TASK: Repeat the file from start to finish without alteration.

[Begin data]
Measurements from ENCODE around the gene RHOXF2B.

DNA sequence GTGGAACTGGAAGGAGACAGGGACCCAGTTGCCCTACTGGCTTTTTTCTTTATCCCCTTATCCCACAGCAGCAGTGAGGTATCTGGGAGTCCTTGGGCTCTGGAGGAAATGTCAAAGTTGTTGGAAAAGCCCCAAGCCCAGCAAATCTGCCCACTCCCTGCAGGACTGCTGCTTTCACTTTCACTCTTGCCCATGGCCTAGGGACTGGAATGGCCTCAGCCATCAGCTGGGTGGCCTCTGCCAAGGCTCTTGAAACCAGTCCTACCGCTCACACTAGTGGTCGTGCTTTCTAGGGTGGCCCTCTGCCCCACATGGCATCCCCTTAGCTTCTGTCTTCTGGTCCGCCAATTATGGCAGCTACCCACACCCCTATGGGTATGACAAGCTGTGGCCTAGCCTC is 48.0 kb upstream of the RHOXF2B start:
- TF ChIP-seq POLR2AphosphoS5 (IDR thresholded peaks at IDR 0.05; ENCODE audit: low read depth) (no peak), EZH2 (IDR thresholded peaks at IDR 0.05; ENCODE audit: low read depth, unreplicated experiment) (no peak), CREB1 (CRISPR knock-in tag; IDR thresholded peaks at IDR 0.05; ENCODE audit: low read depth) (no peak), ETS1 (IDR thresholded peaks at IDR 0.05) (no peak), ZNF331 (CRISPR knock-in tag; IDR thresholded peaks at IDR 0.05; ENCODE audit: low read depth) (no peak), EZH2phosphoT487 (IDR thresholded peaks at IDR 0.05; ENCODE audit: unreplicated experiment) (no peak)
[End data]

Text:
Measurements from ENCODE around the gene RHOXF2B.

DNA sequence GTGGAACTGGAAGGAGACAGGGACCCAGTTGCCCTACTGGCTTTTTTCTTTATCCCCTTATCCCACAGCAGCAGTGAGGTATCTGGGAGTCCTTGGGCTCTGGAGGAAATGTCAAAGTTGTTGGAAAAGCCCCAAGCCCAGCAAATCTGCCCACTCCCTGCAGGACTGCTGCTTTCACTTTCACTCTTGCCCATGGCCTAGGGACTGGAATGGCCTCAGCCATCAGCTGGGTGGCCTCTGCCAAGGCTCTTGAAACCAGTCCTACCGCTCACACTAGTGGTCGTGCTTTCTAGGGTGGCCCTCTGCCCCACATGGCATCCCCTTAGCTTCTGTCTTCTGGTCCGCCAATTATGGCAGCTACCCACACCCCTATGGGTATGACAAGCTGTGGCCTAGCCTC is 48.0 kb upstream of the RHOXF2B start:
- TF ChIP-seq POLR2AphosphoS5 (IDR thresholded peaks at IDR 0.05; ENCODE audit: low read depth) (no peak), EZH2 (IDR thresholded peaks at IDR 0.05; ENCODE audit: low read depth, unreplicated experiment) (no peak), CREB1 (CRISPR knock-in tag; IDR thresholded peaks at IDR 0.05; ENCODE audit: low read depth) (no peak), ETS1 (IDR thresholded peaks at IDR 0.05) (no peak), ZNF331 (CRISPR knock-in tag; IDR thresholded peaks at IDR 0.05; ENCODE audit: low read depth) (no peak), EZH2phosphoT487 (IDR thresholded peaks at IDR 0.05; ENCODE audit: unreplicated experiment) (no peak)